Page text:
GoFundMe

Who knows what the future will bring? Not I, but I feel as though the poet knows…

Tis said of every individual that they can shape their own destiny
Though others will tell you quite differently and with such thinking would not agree
Who knows what will happen tomorrow who knows what your future will bring
Though at present you feel a bit ordinary and none other your praises do sing.

You may try to shape your own destiny without taking circumstance into account
And you may have great plans for the future and to little that too can amount
To if destiny does not point in that direction your destiny and circumstance
Does play a huge part in your future our gift of life came about by chance.

Who knows what will happen tomorrow you may feel sad and tearful today
Tonight you may win first division tattslotto and you can celebrate in a big way
Or tomorrow for you than today little different with your same set of worries and woes
As Shaw once said ‘Life’s Not Meant To Be Easy’ but such is life one must suppose.

Who knows what the future will bring to you despite what some say it does seem to me
That we cannot look into the future such things are beyond us to see
Those things known as circumstance and destiny a huge part in our lives do play
And these two can make us or break us for in our future they have a big say.

Francis Duggan

 

7 thoughts on “The Dream”

  1. That’s incredible! I’m all with you. But I have a lot of questions and would love to chat a little. I met you on Columbia yahoo groups and just now read your blog. Not sure if you got to see my blog or not? http://sailingwithalbie.blogspot.com. I also have a new pictures page with tons of new and old pics: http://albiesailingpictures.blogspot.com. I have a Columbia 22 and have been sailing it for three years or more now in all kinds of weather. You had responded to a message I posted on the group websight. You’re one of the first people I’ve met who has a blog with something inspirational and ‘real’ on it. Its more than just questions about buying and selling boats/parts and what engine to buy next etc…! I’m not sure if you would like to link up? I would love to support what you’re doing on my blog and perhaps vice versus? In fact, I will even make a post about what youre doing and give the link too. I’ve been learning how to advertise my blog through blog directories and email/facebook etc.. and perhaps you have some good ideas too. I am an aspiring writer too! I’m real excited to hear more of your plans for your trip. I also have dreams and goals to sail around parts of the world, but it is not favorable for me right now due to my family – which I love to death! Hopefully I’ll hear from you soon. Feel free to email me or leave me a message on my blog! Albie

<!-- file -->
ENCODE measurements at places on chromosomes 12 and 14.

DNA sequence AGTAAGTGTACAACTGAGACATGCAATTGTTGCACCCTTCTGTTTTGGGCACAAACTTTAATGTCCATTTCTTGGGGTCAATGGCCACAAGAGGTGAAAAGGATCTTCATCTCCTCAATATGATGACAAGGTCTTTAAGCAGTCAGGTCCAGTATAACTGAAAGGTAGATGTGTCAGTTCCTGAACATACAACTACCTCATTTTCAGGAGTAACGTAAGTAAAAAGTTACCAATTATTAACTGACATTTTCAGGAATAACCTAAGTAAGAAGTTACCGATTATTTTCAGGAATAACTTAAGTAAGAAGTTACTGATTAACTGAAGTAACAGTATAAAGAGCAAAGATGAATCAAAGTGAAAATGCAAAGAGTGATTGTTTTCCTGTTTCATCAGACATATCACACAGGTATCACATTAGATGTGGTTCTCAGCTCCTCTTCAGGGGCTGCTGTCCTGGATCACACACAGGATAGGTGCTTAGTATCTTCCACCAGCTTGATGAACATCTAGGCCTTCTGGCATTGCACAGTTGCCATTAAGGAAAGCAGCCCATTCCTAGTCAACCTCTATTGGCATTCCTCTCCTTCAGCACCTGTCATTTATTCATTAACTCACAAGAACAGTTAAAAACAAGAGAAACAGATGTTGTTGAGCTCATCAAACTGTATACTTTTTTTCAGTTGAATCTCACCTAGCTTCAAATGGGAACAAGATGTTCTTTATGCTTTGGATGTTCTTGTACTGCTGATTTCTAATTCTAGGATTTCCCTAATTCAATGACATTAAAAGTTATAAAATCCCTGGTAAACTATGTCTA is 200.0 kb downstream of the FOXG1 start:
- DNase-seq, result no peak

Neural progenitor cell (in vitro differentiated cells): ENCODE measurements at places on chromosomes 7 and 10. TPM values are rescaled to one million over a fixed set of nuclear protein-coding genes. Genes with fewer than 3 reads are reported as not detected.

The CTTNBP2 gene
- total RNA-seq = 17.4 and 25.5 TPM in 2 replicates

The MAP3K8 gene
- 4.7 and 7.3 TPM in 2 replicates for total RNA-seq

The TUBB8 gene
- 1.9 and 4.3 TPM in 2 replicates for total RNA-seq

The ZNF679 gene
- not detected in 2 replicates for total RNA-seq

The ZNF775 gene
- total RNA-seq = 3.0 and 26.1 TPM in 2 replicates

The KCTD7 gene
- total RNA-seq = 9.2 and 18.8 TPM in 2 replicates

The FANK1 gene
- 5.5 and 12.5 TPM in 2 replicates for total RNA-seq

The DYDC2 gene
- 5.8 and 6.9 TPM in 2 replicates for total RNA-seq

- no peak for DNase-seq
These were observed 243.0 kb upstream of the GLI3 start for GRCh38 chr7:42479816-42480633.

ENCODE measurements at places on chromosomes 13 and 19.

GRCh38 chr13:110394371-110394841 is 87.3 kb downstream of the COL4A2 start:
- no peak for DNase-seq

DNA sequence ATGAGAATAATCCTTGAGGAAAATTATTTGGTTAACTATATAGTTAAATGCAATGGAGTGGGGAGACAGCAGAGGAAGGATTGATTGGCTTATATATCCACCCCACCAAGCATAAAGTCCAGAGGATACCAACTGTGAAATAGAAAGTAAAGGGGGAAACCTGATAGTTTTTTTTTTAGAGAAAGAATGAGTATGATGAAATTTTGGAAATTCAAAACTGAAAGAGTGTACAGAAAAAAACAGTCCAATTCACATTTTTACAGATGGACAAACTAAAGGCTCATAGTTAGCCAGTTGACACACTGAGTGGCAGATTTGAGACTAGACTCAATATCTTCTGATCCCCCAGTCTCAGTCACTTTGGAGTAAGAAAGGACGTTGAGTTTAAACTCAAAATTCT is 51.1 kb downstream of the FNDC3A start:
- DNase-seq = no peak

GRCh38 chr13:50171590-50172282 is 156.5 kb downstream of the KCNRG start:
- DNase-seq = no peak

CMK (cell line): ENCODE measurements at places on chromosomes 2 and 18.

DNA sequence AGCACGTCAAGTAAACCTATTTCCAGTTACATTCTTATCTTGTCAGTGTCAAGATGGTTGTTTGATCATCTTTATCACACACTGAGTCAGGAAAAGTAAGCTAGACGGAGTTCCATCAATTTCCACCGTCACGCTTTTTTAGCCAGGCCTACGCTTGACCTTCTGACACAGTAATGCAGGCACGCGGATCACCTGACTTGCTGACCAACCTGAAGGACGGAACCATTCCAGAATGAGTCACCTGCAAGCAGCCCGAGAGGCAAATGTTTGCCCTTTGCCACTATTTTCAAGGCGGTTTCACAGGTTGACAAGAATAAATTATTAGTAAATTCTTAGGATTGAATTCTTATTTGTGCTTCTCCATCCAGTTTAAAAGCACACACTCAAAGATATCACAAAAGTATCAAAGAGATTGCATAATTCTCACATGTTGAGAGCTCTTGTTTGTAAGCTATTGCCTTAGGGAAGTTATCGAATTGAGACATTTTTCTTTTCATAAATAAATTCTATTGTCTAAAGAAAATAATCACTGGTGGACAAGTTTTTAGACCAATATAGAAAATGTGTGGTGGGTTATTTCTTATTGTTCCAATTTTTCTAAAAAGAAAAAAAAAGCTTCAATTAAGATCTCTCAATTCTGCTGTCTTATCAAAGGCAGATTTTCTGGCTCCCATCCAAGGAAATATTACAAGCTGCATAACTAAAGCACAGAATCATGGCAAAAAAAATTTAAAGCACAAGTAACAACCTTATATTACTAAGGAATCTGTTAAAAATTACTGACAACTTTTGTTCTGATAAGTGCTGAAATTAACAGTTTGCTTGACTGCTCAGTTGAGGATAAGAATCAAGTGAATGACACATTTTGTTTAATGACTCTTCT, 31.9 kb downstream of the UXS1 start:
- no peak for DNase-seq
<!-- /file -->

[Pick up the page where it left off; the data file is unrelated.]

• Morning Albie – back at ya!

      I found your blog very refreshing and more than a narrative of your time sailing, it is an artistic expression painted with words, and would love to mention and link blogs.

      As for the trip, now is the perfect timing for me as I don’t have family, and in about seven months my girlfriend and I are going to split up for six months or so as she goes off to college to work on her masters degree without distractions. So, when that planned heartbreak occurs I know I will be in just the right depressive funk that I will be more than ready to escape into solitude and cut the dock lines. She is really supportive of my lifelong dream and I have her to thank for this opportunity.

      As for sailing, don’t expect me out on the water for a while: The mast comes down soon as I am replacing the 48 year old rigging and upsizing it abut. Hopefully, by July 4th, the sailboat will be relaunched , renamed, and I’ll be able to start sea trials August – this current project should end by then as well, so I will be on the water full time then.

      Ciao!

      JB

  2. I really do wish you well with whatever option you choose.
    I have had the sailing dream since I was eight. I have always held and nurtured that dream and now we have been doing it for the last four years. With determination and will you will get there.
    I would encourage you to keep up with the writing as that could be another way of making enough for a cup of tea whilst you are sailing. Alas, my writing skills don’t even afford me that pleasure.
    Keep on dreaming and working towards that goal. You will one day be part of this nomadic family.

  3. Wow – so impressive that you’re going to do this single handed and on a 24′ boat! Our last boat was 26′ and, while it was fine to liveaboard for 3-4 months, I think it would be a little too small for the long term for us. Of course, if it is just one person onboard, could make a huge difference.